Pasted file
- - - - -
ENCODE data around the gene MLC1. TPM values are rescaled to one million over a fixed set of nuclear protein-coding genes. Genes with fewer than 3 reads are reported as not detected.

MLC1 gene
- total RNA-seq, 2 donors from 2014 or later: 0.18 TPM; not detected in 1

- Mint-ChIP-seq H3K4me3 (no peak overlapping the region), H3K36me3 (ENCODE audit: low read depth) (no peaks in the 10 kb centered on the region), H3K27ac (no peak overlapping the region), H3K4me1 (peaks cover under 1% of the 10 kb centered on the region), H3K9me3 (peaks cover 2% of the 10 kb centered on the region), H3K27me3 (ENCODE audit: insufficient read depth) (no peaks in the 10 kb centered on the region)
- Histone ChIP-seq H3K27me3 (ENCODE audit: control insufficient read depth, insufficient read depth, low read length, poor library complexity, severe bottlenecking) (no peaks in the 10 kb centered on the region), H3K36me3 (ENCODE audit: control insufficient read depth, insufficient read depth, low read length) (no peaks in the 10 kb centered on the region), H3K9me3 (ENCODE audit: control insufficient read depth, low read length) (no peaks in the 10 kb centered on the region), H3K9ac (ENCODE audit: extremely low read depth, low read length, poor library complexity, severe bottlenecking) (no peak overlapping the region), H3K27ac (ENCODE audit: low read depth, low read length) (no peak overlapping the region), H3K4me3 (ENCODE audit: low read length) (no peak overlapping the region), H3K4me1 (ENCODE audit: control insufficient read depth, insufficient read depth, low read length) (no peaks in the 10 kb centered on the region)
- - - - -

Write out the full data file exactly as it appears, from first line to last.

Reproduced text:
ENCODE data around the gene MLC1. TPM values are rescaled to one million over a fixed set of nuclear protein-coding genes. Genes with fewer than 3 reads are reported as not detected.

MLC1 gene
- total RNA-seq, 2 donors from 2014 or later: 0.18 TPM; not detected in 1

- Mint-ChIP-seq H3K4me3 (no peak overlapping the region), H3K36me3 (ENCODE audit: low read depth) (no peaks in the 10 kb centered on the region), H3K27ac (no peak overlapping the region), H3K4me1 (peaks cover under 1% of the 10 kb centered on the region), H3K9me3 (peaks cover 2% of the 10 kb centered on the region), H3K27me3 (ENCODE audit: insufficient read depth) (no peaks in the 10 kb centered on the region)
- Histone ChIP-seq H3K27me3 (ENCODE audit: control insufficient read depth, insufficient read depth, low read length, poor library complexity, severe bottlenecking) (no peaks in the 10 kb centered on the region), H3K36me3 (ENCODE audit: control insufficient read depth, insufficient read depth, low read length) (no peaks in the 10 kb centered on the region), H3K9me3 (ENCODE audit: control insufficient read depth, low read length) (no peaks in the 10 kb centered on the region), H3K9ac (ENCODE audit: extremely low read depth, low read length, poor library complexity, severe bottlenecking) (no peak overlapping the region), H3K27ac (ENCODE audit: low read depth, low read length) (no peak overlapping the region), H3K4me3 (ENCODE audit: low read length) (no peak overlapping the region), H3K4me1 (ENCODE audit: control insufficient read depth, insufficient read depth, low read length) (no peaks in the 10 kb centered on the region)